Making the wrong selection on early picks has repercussions for years to come and it is what the Detroit Lions need to avoid in the 2020 NFL Draft.
It might seem obvious that making a bad selection in the NFL draft is detrimental to a football team like the Detroit Lions. But the failure can affect matters for years to come. Allow me to illustrate.
After presenting a mock draft last week and reading some of the comments it started me thinking about the Lions’ past drafts, specifically the early rounds. After some discussions with other fans, there was an example that stood out to me. Perhaps it will to you too.
It starts like this: How are the 2014 draft picks of tight end Eric Ebron and the 2020 signing of linebacker Jamie Collins related? Let me set the board. Here we have the 2014 Lions roster as the season began.
Now instead of the starting tight end being Ebron, let’s presume it was someone else (say a free agent, the name isn’t the point). Say the Lions drafted a defensive tackle named Aaron Donald instead. Most Lions fans have been complaining about that for years. How good does that defensive line look now? Ebron didn’t take them into the postseason, but that D-line might have won a playoff game for them.
Alas, that didn’t happen. The 2015 NFL Draft arrives. In the first round say the Lions don’t draft left tackle Laken Tomlinson but rather draft defensive tackle Malcolm Brown because Ndamukong Suh exits the team in free agency. The Lions now have Brown and Donald at DT for three years (2015-2018) at a minimum.
In the second round, the Lions don’t draft oft-injured running back Ameer Abdullah. Instead Detroit select tight end Maxx Williams who was selected two spots later.
We on to 2017. The Lions draft linebacker T.J. Watt instead of Jarrad Davis in the first round and running back Alvin Kamara in the second round instead of cornerback Teez Tabor.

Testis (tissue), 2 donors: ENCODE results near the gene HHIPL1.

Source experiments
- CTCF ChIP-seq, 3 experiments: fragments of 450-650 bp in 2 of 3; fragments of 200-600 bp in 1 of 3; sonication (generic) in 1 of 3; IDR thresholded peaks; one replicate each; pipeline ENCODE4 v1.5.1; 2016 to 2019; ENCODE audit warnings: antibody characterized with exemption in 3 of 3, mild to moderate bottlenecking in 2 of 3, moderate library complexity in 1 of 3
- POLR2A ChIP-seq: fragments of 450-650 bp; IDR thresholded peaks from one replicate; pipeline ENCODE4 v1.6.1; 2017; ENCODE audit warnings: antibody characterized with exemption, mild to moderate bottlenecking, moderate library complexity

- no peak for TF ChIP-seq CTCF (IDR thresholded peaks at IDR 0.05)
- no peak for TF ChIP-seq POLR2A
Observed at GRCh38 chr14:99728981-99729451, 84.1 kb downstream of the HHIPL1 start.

The Lions now have Aaron Donald, Malcolm Brown, Maxx Williams, T.J. Watt and Alvin Kamara instead of Ebron, Tomlinson, Abdullah, and Davis. The other two years remain the same. The roster was better each of the years from 2014 through 2018 in my opinion.
In 2019, the Lions already have their tight end in Williams. So instead of drafting T.J. Hockenson in the first round they are able to go with defensive tackle Ed Oliver or maybe, even better, linebacker Devin Bush. Then, in the second round, it’s defensive tackle Chase Winovich instead of linebacker Jahlani Tavai which keeps the defensive front seven young and without too many (if any) expensive vets.
Fast forward to 2020, the Patriots don’t release Jamie Collins as they don’t have Winovich. The Lions wouldn’t have paid $10 million per for Collins anyway as they have the other players on the roster I just went through.
So by drafting poorly in one year, say 2014, you can easily affect all the early picks in the next five years where you end up with a losing roster of some good players but not great players. You also end up paying Collins a massive contract and missing out on all that talent up until then.
That’s a lot of dominoes to keep track of. But if you did, you see how the makeup of the roster was affected by moves made that could have turned out so much different.
Is this all hindsight? I don’t think so as most of the picks I suggested as replacements were highly touted in their respective drafts. Conversely, most of the actual selections by the Lions were not.
In the end, this is not the year for the Detroit Lions to start another game of dominoes. This is the year to get it right.